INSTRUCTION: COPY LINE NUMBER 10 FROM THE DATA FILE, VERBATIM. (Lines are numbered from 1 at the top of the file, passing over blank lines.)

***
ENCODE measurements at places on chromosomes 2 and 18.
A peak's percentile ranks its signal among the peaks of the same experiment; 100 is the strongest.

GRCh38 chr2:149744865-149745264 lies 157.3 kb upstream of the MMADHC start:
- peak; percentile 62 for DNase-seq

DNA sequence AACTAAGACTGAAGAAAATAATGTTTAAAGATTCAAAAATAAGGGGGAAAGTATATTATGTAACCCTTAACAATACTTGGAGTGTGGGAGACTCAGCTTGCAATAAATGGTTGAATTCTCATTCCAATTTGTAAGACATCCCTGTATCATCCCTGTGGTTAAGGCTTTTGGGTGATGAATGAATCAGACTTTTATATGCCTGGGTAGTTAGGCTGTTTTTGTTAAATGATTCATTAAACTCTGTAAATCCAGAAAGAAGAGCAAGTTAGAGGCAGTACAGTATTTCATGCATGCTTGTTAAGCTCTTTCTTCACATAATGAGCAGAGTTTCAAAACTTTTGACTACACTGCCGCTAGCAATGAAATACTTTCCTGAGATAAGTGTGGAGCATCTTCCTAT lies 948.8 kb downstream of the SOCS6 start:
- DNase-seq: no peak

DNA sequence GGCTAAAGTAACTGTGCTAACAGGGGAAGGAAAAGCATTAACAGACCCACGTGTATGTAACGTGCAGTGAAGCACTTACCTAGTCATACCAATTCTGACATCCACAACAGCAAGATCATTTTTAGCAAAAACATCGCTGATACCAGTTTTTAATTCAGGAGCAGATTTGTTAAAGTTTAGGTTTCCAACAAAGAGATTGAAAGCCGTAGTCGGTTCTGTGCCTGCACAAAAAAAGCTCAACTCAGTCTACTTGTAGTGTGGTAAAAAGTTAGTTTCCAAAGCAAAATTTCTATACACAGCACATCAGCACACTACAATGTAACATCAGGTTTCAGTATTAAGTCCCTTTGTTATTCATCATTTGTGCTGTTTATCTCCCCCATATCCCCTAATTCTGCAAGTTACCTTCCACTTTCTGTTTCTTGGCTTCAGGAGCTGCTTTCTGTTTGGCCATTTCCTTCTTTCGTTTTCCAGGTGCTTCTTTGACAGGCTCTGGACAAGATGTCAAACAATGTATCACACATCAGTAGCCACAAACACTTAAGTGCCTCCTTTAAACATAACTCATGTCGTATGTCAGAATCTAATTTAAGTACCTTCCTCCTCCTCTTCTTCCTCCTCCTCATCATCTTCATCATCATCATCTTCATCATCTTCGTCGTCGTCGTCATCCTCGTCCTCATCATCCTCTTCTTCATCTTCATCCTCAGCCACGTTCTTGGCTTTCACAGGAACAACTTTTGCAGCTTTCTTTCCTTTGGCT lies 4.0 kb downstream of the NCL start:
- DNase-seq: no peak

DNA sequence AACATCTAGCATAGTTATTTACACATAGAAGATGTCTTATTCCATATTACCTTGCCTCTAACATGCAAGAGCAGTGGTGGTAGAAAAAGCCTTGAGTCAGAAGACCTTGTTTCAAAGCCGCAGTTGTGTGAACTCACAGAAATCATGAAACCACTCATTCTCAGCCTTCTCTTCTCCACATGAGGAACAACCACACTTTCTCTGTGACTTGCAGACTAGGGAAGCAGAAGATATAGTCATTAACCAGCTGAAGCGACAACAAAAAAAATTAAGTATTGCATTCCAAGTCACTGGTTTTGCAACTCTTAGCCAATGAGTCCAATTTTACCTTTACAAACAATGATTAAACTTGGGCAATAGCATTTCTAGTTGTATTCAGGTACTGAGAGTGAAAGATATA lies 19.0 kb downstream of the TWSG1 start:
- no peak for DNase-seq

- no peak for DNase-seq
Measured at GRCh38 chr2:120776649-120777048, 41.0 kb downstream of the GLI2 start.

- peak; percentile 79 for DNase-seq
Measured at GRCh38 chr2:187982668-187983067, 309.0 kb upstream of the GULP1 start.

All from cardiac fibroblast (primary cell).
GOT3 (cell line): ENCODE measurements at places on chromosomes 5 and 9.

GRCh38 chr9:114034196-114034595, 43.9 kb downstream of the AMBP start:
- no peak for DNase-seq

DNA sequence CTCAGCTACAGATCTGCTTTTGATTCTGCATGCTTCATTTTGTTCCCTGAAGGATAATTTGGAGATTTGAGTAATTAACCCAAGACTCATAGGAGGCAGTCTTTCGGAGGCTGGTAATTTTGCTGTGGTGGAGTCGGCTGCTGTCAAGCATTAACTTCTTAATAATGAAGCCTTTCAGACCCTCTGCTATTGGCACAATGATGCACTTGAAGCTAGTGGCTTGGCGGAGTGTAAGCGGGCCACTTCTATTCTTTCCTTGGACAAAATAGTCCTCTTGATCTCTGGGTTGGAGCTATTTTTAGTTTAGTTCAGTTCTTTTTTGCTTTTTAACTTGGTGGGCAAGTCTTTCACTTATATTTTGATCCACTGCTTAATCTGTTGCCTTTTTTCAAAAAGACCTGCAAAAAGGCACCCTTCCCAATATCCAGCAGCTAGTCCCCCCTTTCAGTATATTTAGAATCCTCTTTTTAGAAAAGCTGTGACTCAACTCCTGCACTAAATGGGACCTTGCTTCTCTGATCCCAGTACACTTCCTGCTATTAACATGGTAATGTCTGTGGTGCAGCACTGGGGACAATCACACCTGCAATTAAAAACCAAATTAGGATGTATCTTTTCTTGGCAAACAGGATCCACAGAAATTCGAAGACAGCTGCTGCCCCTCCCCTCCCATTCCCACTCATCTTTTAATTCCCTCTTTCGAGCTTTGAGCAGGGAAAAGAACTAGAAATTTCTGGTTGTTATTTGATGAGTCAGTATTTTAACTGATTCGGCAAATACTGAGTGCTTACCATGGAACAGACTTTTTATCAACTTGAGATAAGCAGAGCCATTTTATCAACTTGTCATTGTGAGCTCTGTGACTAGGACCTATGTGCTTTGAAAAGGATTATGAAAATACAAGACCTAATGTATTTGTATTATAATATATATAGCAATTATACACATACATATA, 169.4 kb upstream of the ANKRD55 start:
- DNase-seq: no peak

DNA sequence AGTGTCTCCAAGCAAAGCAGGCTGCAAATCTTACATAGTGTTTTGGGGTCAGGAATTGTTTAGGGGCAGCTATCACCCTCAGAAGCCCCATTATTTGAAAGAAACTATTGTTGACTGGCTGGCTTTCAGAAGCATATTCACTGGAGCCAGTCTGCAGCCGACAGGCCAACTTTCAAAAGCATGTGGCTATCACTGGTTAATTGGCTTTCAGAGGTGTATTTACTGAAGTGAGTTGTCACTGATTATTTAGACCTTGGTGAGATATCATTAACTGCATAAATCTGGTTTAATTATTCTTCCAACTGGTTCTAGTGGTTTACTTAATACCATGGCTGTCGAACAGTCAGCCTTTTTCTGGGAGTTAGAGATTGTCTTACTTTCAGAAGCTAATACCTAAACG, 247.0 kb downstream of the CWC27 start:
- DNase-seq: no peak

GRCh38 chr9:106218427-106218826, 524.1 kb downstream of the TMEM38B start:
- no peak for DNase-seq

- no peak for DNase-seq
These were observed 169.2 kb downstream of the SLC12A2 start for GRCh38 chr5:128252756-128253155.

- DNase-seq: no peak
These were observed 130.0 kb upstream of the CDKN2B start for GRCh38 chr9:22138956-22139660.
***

- no peak for DNase-seq